Monday, February 27, 2012

Sourdough Starter

See the bubbles?

This beautiful little mother was made of some flour, some water and a little bit of dry yeast.  Exactly those measurements.  She's bubbling away and I'm hoping to not only use her often, but not have to ever toss her out and start again... like I have in the past.

You'll be happy to know that sourdough bread (when made with 100% wheat flour) is a higher protein food than the fresh yeast breads of the same make and model.

Wednesday, February 22, 2012

A Foot In the Door

Just put in a little order for some heirloom barley and shell beans and threw in a packet of southwest wildflowers.

I'm getting really excited about Barley, as it is has the lowest glycemic index of any grain ever tested.  I fell in love with the story of this particular barley strain and that it was created (and expects to grow well) here in southern California.  I'm planning on doing a lot of experiments with barley and low-glycemic recipes as well as figuring out how to get from a packet of seeds to a loaf of bread.

We've also decided to post some of our favorite low-glycemic recipes here on the site, so look out for that as well!

My mom also stopped by this morning with a horse trailer full of goods.  Pallets and branches for heating the house, some fun old pieces of tack, a whole box full of used and rusted horseshoes and some other random bits of rusted junk.  We now have plenty of fodder for our store, we just have to get working on it.

Friday, February 3, 2012

How I Am Making Gravel

When we bought this house, it came with large piles of dirt.  The outer piles had been formed into a dirt bike riding course, with a really nice curve and some jumps, like 8 steep little hills with a curve in the middle.  And since we purchased the property we have wondered, what will we do with those hills?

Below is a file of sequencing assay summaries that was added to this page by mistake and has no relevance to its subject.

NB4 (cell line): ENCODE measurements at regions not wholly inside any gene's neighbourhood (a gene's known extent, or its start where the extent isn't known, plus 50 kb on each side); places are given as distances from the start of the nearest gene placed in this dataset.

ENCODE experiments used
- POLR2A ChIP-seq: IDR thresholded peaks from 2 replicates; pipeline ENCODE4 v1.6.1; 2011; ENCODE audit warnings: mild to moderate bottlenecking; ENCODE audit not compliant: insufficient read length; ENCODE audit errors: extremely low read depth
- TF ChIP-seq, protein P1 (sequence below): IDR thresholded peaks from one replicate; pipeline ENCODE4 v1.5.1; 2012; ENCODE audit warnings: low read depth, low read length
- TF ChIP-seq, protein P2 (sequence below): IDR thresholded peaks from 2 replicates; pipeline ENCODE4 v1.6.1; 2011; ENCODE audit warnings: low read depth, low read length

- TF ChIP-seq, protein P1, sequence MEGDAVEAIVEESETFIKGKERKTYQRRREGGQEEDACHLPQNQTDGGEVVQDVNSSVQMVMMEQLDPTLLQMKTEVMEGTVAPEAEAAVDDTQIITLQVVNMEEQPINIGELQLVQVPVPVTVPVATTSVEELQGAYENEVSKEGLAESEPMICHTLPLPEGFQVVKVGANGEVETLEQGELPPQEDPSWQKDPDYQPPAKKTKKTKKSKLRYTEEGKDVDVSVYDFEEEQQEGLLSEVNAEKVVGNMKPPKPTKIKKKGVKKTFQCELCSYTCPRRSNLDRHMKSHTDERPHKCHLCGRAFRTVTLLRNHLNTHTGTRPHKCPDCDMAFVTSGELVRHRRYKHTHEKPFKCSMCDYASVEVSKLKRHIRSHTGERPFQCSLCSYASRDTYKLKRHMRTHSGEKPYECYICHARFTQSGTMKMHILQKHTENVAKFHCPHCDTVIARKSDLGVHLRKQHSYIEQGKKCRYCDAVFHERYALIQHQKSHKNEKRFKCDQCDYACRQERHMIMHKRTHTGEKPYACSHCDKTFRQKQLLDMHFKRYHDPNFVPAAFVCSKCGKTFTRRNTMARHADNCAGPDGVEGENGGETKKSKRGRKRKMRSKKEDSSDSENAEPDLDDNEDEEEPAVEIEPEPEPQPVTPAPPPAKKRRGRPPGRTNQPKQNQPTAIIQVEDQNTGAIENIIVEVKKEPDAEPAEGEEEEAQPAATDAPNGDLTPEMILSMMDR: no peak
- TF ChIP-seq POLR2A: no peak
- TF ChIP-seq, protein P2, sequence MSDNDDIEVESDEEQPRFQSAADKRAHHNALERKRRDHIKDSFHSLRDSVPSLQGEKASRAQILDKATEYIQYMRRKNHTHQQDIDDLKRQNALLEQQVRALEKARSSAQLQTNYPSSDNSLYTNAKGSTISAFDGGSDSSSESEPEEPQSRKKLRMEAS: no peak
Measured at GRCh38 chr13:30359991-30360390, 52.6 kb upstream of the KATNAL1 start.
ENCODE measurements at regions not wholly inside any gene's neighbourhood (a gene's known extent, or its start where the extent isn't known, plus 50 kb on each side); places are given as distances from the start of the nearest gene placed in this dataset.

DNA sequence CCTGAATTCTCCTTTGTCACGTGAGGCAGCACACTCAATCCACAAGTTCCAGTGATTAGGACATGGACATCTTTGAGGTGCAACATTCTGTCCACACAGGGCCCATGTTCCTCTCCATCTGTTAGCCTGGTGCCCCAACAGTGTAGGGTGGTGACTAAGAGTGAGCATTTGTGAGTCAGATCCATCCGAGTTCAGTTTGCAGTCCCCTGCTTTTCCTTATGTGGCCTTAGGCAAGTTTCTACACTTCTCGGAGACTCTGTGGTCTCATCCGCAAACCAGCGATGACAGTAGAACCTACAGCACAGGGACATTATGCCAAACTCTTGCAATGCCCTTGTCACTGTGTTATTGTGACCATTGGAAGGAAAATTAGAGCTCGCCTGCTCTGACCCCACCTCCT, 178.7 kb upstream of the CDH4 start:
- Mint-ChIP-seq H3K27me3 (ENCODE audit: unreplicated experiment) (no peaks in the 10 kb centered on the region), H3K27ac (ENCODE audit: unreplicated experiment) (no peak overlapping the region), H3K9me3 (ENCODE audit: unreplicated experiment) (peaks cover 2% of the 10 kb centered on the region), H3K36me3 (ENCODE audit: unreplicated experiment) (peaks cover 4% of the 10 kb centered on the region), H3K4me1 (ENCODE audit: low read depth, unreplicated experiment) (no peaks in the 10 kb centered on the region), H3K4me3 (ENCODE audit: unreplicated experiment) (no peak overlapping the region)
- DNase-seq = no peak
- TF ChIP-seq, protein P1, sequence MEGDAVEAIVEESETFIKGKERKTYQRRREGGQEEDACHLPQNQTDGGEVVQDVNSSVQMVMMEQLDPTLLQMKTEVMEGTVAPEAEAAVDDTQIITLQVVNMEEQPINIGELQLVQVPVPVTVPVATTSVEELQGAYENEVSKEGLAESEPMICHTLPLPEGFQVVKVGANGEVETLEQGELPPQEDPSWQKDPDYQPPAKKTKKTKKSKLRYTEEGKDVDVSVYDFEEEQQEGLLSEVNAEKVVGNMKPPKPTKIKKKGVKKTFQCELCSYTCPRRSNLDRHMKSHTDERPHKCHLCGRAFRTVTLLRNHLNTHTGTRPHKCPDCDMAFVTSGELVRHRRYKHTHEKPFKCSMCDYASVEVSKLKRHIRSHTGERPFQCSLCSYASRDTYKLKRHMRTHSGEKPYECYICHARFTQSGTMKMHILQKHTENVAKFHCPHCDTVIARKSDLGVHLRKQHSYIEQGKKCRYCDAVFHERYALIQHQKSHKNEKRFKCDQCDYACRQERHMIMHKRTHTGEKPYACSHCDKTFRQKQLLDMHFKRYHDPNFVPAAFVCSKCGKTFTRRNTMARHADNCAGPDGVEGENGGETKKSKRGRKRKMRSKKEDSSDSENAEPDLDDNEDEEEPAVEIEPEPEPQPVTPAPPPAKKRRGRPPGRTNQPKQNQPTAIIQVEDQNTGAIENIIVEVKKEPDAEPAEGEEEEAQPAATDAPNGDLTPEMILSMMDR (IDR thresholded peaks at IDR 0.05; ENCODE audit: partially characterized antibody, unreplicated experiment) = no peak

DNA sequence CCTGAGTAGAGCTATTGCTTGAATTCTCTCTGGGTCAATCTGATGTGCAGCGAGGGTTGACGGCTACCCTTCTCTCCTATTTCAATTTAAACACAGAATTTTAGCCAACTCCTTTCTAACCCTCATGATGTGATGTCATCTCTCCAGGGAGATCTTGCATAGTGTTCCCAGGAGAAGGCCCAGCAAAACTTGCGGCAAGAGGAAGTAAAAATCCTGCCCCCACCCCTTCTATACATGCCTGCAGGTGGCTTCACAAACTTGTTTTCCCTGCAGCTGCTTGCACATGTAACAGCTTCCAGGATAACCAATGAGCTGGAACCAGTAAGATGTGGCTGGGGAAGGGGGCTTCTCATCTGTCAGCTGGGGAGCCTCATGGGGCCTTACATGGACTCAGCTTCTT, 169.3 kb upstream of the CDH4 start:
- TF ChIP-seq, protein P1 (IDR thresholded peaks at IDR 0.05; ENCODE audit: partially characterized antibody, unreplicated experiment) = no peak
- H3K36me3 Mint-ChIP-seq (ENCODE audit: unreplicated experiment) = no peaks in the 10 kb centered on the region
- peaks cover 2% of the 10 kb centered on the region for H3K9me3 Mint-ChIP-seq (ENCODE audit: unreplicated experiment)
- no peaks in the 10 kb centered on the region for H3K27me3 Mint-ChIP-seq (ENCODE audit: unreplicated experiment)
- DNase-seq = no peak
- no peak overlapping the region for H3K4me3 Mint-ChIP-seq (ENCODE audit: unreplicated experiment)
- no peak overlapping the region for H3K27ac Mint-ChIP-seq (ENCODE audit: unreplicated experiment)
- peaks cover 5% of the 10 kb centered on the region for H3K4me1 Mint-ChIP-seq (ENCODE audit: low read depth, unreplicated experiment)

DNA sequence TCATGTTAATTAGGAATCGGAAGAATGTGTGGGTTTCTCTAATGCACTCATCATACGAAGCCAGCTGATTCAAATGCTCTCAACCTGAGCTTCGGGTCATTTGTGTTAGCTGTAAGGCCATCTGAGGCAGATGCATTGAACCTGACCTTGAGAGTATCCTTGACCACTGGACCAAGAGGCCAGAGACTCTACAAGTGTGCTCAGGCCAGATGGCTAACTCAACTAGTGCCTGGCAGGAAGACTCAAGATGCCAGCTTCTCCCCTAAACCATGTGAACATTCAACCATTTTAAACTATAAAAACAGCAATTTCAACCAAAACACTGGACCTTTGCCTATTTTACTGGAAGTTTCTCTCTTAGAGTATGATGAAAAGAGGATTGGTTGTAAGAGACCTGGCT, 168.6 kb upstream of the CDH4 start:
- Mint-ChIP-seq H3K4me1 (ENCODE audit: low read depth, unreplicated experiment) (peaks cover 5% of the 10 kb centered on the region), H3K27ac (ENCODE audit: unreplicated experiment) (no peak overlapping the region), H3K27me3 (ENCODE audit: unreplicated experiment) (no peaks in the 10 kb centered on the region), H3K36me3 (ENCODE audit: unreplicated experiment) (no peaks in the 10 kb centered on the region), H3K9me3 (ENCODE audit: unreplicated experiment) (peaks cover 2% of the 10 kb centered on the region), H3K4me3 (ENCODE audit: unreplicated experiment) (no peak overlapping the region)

Well, the first thing we did was introduce them to the kids as 'the mountains'.  These hills are the kids' favorite thing to play with in our yard.

A few weeks ago I decided that the area right outside our front door was destined to be a wildflower garden.  But, it was to have walkways lined with rocks and little pockets of flowers also surrounded with rocks.  Gravel would be perfect for the space between flowers, but where to get it?  Any amount of money was too much for this project.

Then, I saw these:
'The mountains' otherwise known as - 'random piles of dirt'.

And I thought, the soil is pretty course, I bet I could make some gravel and then well, if I wanted the whole two acres covered in plastic with a layer of gravel on top to deter weeds, well I'm half way there!  Over the course of a few days, my plan involved the metal window screens that came with the house.  Or rather, on the house.  But seeing as we have a ton of windows and about 5 screens, we will need to re-screen most of the house anyways and if one old metal screen gets injured in the making of gravel, it's a small price to pay.

So I took two patio chairs, my old screen and set to work!

The set up.

How it works: shovel dirt on top of screen, move it all around until dust and debris stop falling out the bottom.  Move remaining bits (gravel) to bucket.  Take bucket, pour in desired spot.  Return.  Repeat.

So I got a few buckets full after sifting.  Here is the result:

Not the most uniform, but over some plastic it will definitely keep the weeds away!

Now.  There was the stuff that fell out of the bottom and it was beautiful.